Awnindra Kumar Singh
Division of Field Crops, Central Agricultural Research Institute, India
Awnindra Kumar Singh has completed his PhD in Genetics and Plant Breeding from Banaras Hindu University, Varanasi and got Senior Research Fellowship of ICAR, NATP at the BHU, Varanasi. He is the now Senior Scientist Plant Breeding at Central Agricultural Research Institute, Port Blair, a premier agricultural research institute of ICAR known for Islands Agricultural Research in India. He has published more than 20 research papers in reputed journals and he is also serving as an editorial board member of journals of national and international repute. He is General Secretary of the Andaman Science Association, Port Blair.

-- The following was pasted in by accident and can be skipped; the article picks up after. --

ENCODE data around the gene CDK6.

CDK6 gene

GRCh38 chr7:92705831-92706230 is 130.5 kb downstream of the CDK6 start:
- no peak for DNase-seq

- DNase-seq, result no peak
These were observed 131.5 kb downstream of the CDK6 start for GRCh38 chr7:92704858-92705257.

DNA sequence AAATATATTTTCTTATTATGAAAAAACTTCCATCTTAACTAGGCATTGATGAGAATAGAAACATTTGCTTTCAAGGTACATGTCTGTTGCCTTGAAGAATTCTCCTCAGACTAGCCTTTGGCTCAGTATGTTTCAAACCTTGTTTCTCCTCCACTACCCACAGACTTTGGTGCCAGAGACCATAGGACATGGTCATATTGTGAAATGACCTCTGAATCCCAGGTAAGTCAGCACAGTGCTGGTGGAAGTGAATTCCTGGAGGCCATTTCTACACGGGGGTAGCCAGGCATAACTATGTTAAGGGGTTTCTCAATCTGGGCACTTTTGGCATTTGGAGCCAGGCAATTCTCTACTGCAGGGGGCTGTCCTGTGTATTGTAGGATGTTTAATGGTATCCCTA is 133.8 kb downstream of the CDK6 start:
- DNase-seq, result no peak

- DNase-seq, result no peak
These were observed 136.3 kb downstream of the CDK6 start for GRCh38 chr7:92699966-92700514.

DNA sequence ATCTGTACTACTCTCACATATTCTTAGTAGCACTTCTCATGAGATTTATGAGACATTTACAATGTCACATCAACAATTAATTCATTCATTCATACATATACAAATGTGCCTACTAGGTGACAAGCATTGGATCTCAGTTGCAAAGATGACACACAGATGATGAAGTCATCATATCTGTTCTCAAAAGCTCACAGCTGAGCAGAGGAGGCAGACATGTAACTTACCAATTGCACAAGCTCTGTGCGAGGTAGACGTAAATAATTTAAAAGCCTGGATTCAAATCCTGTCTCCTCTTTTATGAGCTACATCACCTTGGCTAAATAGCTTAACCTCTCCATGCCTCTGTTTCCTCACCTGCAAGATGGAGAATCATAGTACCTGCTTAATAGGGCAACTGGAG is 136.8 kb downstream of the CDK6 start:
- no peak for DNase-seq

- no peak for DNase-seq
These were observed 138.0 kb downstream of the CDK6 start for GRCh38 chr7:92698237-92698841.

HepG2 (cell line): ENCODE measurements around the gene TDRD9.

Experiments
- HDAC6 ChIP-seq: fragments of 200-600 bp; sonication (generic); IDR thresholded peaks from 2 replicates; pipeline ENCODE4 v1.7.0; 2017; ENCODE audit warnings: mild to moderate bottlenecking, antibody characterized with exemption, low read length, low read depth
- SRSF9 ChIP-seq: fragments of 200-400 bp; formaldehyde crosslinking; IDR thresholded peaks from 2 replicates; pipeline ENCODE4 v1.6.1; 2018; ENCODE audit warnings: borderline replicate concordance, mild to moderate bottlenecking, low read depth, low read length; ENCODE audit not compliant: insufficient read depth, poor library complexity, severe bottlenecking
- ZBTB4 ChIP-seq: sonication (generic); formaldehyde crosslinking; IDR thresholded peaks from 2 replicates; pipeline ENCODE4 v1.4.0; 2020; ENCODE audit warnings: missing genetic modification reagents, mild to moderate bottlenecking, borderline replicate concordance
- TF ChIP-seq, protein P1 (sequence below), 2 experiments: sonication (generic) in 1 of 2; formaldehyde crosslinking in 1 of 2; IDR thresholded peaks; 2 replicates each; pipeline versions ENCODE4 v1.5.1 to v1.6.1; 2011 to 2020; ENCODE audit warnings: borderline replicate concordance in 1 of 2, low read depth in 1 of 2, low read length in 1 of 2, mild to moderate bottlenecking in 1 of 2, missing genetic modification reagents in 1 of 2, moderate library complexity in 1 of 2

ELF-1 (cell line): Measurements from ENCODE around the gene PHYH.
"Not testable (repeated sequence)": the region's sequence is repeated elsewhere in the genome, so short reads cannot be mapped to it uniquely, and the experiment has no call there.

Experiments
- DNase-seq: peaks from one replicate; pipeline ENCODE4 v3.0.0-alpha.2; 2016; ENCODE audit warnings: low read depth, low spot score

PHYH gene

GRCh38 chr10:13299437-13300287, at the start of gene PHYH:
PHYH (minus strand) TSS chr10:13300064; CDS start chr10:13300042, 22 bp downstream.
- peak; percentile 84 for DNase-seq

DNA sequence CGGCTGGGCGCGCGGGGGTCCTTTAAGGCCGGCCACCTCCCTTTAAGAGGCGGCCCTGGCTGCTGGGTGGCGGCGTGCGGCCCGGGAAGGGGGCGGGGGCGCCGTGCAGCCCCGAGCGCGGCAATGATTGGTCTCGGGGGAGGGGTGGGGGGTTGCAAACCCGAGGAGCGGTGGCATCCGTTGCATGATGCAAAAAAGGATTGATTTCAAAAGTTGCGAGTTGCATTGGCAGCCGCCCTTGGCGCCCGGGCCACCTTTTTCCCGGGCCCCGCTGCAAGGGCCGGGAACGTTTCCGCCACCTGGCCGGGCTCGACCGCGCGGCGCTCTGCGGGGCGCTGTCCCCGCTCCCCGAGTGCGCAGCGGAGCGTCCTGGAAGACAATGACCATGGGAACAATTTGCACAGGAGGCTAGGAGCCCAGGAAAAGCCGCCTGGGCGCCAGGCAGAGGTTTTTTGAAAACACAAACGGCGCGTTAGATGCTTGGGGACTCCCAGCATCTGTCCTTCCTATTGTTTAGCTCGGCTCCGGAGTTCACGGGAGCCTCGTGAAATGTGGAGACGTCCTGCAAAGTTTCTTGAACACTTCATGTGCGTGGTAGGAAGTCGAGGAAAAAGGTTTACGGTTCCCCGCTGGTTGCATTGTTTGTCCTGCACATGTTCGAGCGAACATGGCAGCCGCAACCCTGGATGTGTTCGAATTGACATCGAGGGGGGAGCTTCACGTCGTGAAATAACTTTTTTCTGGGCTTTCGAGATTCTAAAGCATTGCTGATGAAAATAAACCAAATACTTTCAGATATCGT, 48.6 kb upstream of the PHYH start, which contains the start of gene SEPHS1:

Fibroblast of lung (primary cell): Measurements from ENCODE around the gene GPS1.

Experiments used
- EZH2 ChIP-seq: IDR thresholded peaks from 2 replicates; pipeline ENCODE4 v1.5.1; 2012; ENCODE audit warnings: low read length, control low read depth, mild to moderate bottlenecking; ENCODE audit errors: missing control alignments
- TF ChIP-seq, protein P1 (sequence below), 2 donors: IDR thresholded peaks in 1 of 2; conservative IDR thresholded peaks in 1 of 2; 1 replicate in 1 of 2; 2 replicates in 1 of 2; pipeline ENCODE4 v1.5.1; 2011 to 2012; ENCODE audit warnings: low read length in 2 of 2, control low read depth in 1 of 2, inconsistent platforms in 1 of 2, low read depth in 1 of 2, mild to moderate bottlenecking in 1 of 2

The cultivated mungbean and urdbean landraces belonging to Vigna species collected from different parts of the Andaman Islands of India were evaluated to (i) identify the diverse source(s) of variation for improved characters like pods per plant, length of pods, test weight and seed yield per plant, (ii) study the response of landraces for adaptation to islands conditions and (iii) understand the genetic diversity of the landraces for their further utilization in genetic improvement of mungbean and urdbean. Landraces were evaluated for various morphological characters like pods per plant, length of pods, seeds per pod, 100-seed weight, seed yield per plant along with other economically important agronomic traits and biotic resistance across different years. The locally collected landraces were found to be very diverse based upon wider genetic variability for pods per plant, length of pods, seed yield per plant as well as resistance to the biotic stresses like, charcoal rot, cercospora leaf spot, YMV and powdery mildew diseases prevailing in the Islands. Some genotypes in both crops also showed resistance to aphids under natural field conditions. The landraces ANM-11-12, ANM-11-05, ANM-11-08, ANM-11-15, ANM-11-19, ANM-11-46, ANM-11-07-2, ANM-12-01 and ANM-12-02 in mungbean whereas, ANU-11-19, ANU-11-10, ANU-11-29, ANU-11-34, ANU-11-11, ANU-11-08, ANU-11-09 and ANU-11-22-1 in urdbean exhibited superiority to standard national checks for seed yield and other secondary traits. Thus these landrace can serve as donors to improve cultivated varieties by transferring in them the economically valuable traits like pods per plant, length of pods, number of seed per pod, 100-seed weight thereby enhancing understanding of sink potential and ultimately grain yield in a sustainable way.